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Tuesday, July 29, 2014

Q Fever

Q fever is a worldwide disease with acute and chronic stages caused by the bacteria Coxiella burnetii. Cattle, sheep, and goats are the primary reservoirs although a variety of species may be infected. Organisms are excreted in milk, urine, and feces of infected animals. During birthing the organisms are shed in high numbers within the amniotic fluids and the placenta. The organism is extremely hardy and resistant to heat, drying, and many common disinfectants which enable the bacteria to survive for long periods in the environment.
Infection of humans usually occurs by inhalation of these organisms from air that contains airborne barnyard dust contaminated by dried placental material, birth fluids, and excreta of infected animals. Other modes of transmission to humans, including tick bites, ingestion of unpasteurized milk or dairy products, and human to human transmission, are rare. Humans are often very susceptible to the disease, and very few organisms may be required to cause infection.
The following is a list of symptoms commonly seen with acute Q fever. However, it is important to note that the combination of symptoms varies greatly from person to person.
  • high fevers (up to 104-105°F)
  • severe headache
  • general malaise
  • myalgia
  • chills and/or sweats
  • non-productive cough
  • nausea
  • vomiting
  • diarrhea
  • abdominal pain
  • chest pain
Although most persons with acute Q fever infection recover, others may experience serious illness with complications that may include pneumonia, granulomatous hepatitis (inflammation of the liver), myocarditis (inflammation of the heart tissue) and central nervous system complications. Pregnant women who are infected may be at risk for pre-term delivery or miscarriage. The estimated case fatality rate (i.e. the proportion of persons who die as a result of their infection) is low,  at < 2% of hospitalized patients. Treatment with the correct antibiotic may shorten the course of illness for acute Q fever.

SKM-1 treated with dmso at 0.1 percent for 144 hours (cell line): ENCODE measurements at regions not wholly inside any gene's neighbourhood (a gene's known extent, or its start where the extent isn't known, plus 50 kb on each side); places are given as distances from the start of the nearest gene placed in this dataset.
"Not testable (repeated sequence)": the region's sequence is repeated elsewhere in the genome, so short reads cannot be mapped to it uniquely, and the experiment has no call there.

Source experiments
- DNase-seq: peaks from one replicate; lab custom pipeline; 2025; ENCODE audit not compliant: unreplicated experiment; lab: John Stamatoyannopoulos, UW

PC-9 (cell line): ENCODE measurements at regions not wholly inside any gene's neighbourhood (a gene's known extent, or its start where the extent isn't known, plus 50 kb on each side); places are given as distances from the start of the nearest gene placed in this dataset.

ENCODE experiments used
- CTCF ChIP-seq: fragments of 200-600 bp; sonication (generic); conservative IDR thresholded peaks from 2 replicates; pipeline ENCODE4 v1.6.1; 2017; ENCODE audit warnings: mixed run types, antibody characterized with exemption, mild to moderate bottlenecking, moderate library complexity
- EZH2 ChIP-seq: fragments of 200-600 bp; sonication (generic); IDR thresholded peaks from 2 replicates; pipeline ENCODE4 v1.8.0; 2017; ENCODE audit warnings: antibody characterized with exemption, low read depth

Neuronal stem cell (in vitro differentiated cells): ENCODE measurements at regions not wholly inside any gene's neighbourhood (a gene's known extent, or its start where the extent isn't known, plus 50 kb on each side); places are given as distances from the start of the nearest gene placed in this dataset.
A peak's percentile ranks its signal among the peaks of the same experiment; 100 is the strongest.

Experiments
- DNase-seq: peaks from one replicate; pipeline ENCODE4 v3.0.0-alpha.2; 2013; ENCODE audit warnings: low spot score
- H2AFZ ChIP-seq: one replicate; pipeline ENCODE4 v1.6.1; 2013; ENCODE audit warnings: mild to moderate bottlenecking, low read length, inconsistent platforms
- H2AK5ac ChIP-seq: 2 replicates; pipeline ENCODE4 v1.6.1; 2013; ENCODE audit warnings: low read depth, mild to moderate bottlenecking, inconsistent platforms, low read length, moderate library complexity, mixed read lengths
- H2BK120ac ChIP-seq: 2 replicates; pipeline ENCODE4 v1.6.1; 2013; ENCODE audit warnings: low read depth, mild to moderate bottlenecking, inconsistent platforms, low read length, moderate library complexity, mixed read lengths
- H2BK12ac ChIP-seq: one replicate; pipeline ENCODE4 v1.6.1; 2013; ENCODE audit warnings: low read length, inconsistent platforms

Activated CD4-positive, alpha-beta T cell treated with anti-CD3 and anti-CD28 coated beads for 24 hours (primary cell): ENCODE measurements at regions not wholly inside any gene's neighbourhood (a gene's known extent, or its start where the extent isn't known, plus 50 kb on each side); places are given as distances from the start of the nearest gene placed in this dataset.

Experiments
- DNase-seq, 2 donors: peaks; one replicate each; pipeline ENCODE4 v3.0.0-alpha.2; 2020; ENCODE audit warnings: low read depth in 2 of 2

The best protection against Q fever infection is vaccination of those at risk (abattoir workers, vets, agricultural workers). In Australia most vet students are vaccinated prior to commencing their studies, and abattoir workers are strongly encouraged to become vaccinated.
Domestic cats and dogs have also been unrecognised intermediate hosts, spreading Q fever to veterinary staff assisting at surgical procedures.
Although protection for at-risk workers can be provided by Q fever vaccination, no licensed vaccine is available in the United States; a vaccine for use in animals has also been developed, but is not available in the United States (
An Australian company makes a Q fever vaccine (Q-VAX) composed of formalin-inactivated suspension of _Coxiella burnetii_ organisms, which had been grown in the yolk sacs of embryonated eggs ( In Australia, Q fever vaccination is recommended for those working in "at-risk" occupations such as abattoir workers, farmers, stockyard workers, shearers, animal transporters, and others exposed to cattle, camels, sheep, goats and kangaroos or their products (including products of conception), veterinarians, veterinary nurses, veterinary students, professional dog and cat breeders, agricultural college staff and students, wildlife and zoo workers (working with high-risk animals) and laboratory personnel handling veterinary specimens or working with the organism; workers at pig abattoirs do not require Q fever vaccination (
If the person has a positive history of previous infection with Q fever, vaccination is contraindicated; in others, serum antibody determination and skin tests must be done before vaccination to exclude those likely to have severe local or systemic hypersensitivity reactions to the vaccine resulting from previous unrecognized exposure to the organism ( Q fever vaccine is not routinely recommended for children aged less than 15 years of age and pregnant or breastfeeding women because safety of the vaccine in these situations has not been established. Revaccination is not indicated due to the possibility of severe hypersensitivity reactions.
Annual reported incidence (per million population) for Q Fever in the United States for 2010.

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